The 1-year post-intervention cohort is represented in the Figure. Over the study period, SUP use registered a statistically significant decrease to 28.6% (14/49) from the pre-intervention rate of 74.1% (P < 0.001) (Table 2). Fifty percent were considered inappropriate according to the Estruch criteria vs. 85% in the pre-intervention cohort (P = 0.025). Esomeprazole was used in all patients. Among 7 patients who received inappropriate SUP, 30 oral and 4 intravenous doses of esomeprazole were used. Patients received an average of 4.29 oral and 0.57 intravenous doses during hospitalization. However, among those receiving SUP, the rate of inappropriate acid suppressive therapy continuation upon discharge did not significantly change (35.0% vs. 35.7%).
The hospital costs for oral and intravenous esomeprazole were $2.87 and $10.67, respectively. Therefore, the hospital suffered a loss of $939.42 for every 100 non-critically ill medical patients admitted to the teaching service due to inappropriate SUP. There were 2339 non-critically ill medical patients admitted annually. Therefore, inappropriate SUP led to a total expenditure of $21,973 every year. For the post-intervention period, the hospital’s cost for oral and intravenous esomeprazole did not change. The hospital saved $810.64 for every 100 non-critically ill medical patients due to reduction in the inappropriate SUP use (a total cost savings of $18,961 annually). This analysis does not account for drug administration costs, savings in nursing time, and the potential savings from reduced side effects.
In spite of lack of evidence for its benefit, SUP continues to be widely prescribed by physicians and residents alike. Our pre-intervention cohort of patients had a SUP rate of 74.1%, which is similar to previous studies of SUP use by both physicians and residents [17,18]. We surveyed residents to assess their knowledge and determine system-wide issues that are responsible for this practice pattern. To our knowledge, there has been only one previous study assessing residents’ knowledge and attitudes towards SUP. Hussain et al surveyed internal medicine residents along with hospitalists regarding their knowledge and attitudes towards SUP . However, they did not report results for residents separately as a group. They found that a higher knowledge of guidelines led to lower self-reported SUP prescription rates (OR 0.39, 95% CI 0.20–0.74). Use of standardized admission protocols was also suggested as a reason for increased use of acid suppressive therapy. At our institution, a majority of residents responded correctly to questions testing their knowledge of the current state of evidence regarding SUP use in non-critically ill patients and its potential side effects. However, there was an apparent disconnect between residents’ knowledge and their prescription patterns. The rate of SUP use was driven by routine prescription in most patients at admission (though standardized admission order sets were not being used during the study period) and a lack of guidance from the supervising residents and faculty thereafter. There were unfounded fears of retribution for not prescribing SUP routinely. Residents also indicated a lack of time during rounds to routinely go over the medication chart. SUP was routinely being prescribed and there was no mechanism of checking to question its widespread use. Thus our need-based intervention was focused on involving faculty physicians and empowering senior residents to stop SUP if not indicated. Previous literature has also noted various other reasons for SUP overuse, which includes fear of stress ulcer development in low-risk patients, especially in the presence of certain clinical conditions (eg, heart disease, acute renal failure) or co-treatments (eg, the use of corticosteroids), despite the lack of evidence to support this [20,21]. A survey reported that this practice seems to be rather ingrained and reflects as a higher prescribing attitude by hospital physicians or unnecessary incorporation of the SUP as the standard practice in many units .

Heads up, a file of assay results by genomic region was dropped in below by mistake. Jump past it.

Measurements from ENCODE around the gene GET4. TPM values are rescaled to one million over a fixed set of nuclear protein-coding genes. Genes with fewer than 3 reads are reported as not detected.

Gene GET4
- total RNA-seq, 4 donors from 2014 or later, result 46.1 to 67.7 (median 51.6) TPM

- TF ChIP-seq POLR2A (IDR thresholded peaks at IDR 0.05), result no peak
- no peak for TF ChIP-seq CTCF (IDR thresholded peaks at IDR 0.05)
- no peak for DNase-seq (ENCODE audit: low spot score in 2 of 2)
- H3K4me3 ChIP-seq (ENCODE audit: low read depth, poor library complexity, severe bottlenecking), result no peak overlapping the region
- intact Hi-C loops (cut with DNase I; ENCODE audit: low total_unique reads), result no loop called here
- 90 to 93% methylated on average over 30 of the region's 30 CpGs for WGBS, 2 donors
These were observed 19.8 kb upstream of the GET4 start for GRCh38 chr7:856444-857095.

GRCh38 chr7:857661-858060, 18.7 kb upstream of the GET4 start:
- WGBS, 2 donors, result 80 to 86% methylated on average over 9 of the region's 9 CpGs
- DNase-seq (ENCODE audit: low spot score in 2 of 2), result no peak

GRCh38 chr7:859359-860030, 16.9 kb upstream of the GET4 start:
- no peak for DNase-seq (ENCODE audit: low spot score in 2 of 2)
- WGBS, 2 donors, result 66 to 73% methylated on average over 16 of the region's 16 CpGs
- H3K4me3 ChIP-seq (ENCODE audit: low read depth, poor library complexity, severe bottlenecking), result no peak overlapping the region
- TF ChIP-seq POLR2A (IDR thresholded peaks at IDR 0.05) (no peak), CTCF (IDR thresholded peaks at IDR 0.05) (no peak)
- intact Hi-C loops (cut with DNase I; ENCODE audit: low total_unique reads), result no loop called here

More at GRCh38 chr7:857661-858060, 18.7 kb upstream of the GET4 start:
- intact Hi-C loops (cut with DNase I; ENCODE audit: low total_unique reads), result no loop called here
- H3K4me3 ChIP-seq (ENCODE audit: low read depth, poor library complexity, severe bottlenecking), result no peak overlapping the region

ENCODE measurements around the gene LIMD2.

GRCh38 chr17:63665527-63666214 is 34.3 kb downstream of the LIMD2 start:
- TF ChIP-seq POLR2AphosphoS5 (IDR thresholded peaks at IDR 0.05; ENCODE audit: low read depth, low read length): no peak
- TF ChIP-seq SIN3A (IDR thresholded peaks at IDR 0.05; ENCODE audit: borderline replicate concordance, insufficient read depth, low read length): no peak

Our intervention resulted in a significant decrease in SUP use and cost reduction 1 year after it was instituted. Our inpatient cost savings were consistent with that reported in previous studies performed in a similar setting [9,23]. Since the pre- and post-intervention cohorts were studied in different academic years, it is apparent that a new set of interns who were not exposed to the intervention were being trained in appropriate SUP use by faculty and residents. Two previous studies reported on interventions to decrease SUP use by residents. Liberman et al used practice-based learning methods to reduce SUP use from 59% to 33% (P = 0.007) over a period of 6 months . They were also able to reduce inappropriate SUP prescription at discharge from 25.5% to 7% (P < 0.009). Kehr et al described a pharmacist-delivered educational intervention to reduce SUP use among family medicine residents . After an initial lecture, pharmacists provided weekly 5-minute educational sessions and reminder cards. The results of this study, however, are confounded by the fact that they utilized the 1999 ASHP guidelines (for critically ill patients) for judging appropriateness in a non-critically ill population. In our study, we designed practical interventions that took into account local practice patterns. Our use of a survey and meeting with the residents helped us adopt a “train the teacher” in addition to a “train the trainer” approach. Our results emphasize the important role attending physicians play in correcting residents’ prescription practices. Emphasis on education during ward rounds and involving senior residents in re-education efforts helped decrease rates of inappropriate SUP. We were able to avoid repeat didactic sessions or using constant reminders with this needs